Allowable Acquisition Cost
How to determine AAC
There’s a bunch of models out there, but here’s a simple one.
Take your overhead expenses(rent, insurance, utilities, salaries, etc) during the LVA divided by the number of athletes to find your Fixed Cost (FC) per athlete.
Here’s the quick math.
9 months of overhead costs you $50,000 and you have 100 athletes, your Fixed Cost per athlete is $500. As you grow, this number should decrease.
LVA – FC = Revenue before marketing expenses. In our example, $1,130 – $500 = $630. Now you need to determine what type of profit margin you want on that leftover $630, for this example lets shoot for 60%, which leaves you 40% for marketing expenses or $252. This $252 is the maximum you can spend to acquire a new customer. Having this number allows you to experiment with a variety of marketing options.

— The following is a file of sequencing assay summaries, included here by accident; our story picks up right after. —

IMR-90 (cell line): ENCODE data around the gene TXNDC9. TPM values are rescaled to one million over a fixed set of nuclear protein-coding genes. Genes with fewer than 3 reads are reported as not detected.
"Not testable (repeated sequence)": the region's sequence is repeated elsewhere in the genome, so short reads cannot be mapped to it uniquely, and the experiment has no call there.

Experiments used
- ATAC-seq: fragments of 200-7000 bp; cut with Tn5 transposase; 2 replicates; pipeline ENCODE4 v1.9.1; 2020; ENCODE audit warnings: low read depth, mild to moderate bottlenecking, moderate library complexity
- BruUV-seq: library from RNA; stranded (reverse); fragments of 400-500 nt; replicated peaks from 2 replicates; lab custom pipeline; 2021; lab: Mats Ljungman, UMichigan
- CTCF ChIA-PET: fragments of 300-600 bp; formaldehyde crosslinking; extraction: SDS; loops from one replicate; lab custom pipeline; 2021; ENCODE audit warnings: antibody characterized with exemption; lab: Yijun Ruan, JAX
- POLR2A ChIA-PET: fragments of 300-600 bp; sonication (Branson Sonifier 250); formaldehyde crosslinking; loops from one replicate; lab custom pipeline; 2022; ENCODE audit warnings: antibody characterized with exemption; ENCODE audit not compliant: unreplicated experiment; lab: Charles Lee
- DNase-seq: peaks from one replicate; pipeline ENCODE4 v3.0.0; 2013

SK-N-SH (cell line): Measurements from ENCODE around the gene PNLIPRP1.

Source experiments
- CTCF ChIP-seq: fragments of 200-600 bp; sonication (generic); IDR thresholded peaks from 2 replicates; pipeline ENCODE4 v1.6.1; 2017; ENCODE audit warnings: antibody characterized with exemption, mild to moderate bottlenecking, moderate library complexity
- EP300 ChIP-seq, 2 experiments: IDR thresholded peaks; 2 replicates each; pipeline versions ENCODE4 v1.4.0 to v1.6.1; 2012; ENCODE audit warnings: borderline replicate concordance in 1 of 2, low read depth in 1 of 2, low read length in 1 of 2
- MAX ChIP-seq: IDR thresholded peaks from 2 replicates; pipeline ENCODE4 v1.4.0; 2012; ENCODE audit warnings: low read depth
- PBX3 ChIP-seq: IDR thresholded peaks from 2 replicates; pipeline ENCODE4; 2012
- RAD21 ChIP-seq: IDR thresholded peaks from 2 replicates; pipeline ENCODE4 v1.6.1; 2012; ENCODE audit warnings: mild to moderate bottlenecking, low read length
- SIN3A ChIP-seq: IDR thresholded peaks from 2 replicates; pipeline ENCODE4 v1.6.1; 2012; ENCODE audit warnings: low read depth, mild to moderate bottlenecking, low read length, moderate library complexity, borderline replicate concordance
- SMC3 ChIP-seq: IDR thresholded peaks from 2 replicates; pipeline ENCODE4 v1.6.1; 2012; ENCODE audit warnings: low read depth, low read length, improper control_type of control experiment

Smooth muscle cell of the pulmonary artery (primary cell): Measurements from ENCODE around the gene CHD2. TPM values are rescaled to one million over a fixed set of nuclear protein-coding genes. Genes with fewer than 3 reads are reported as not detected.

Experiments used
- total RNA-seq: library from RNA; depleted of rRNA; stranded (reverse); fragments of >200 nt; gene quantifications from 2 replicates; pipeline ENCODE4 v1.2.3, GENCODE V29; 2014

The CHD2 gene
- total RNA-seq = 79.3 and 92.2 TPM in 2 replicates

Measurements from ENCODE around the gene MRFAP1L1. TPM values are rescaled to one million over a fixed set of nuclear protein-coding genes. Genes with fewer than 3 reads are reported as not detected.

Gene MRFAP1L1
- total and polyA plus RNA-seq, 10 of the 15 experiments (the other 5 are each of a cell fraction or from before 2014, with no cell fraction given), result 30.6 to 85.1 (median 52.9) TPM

So putting those two pieces together, spending $100 per athlete on a referral program is a good investment. Plus there’s a potential snowball effect with your new athlete attracting their friends and family because of that bonus. IMO, it’s a win/win situation. It just provides a little bit of extra motivation for a current athlete to bring in a new athlete. Now they’re working out with all their friends…which boosts your retention.
As you increase your LVA, you’ll have more money to spend on AAC.
There are definitely other ways to spend your marketing dollars, so understanding your AAC is a great first step. Once they are in the door, keep them there.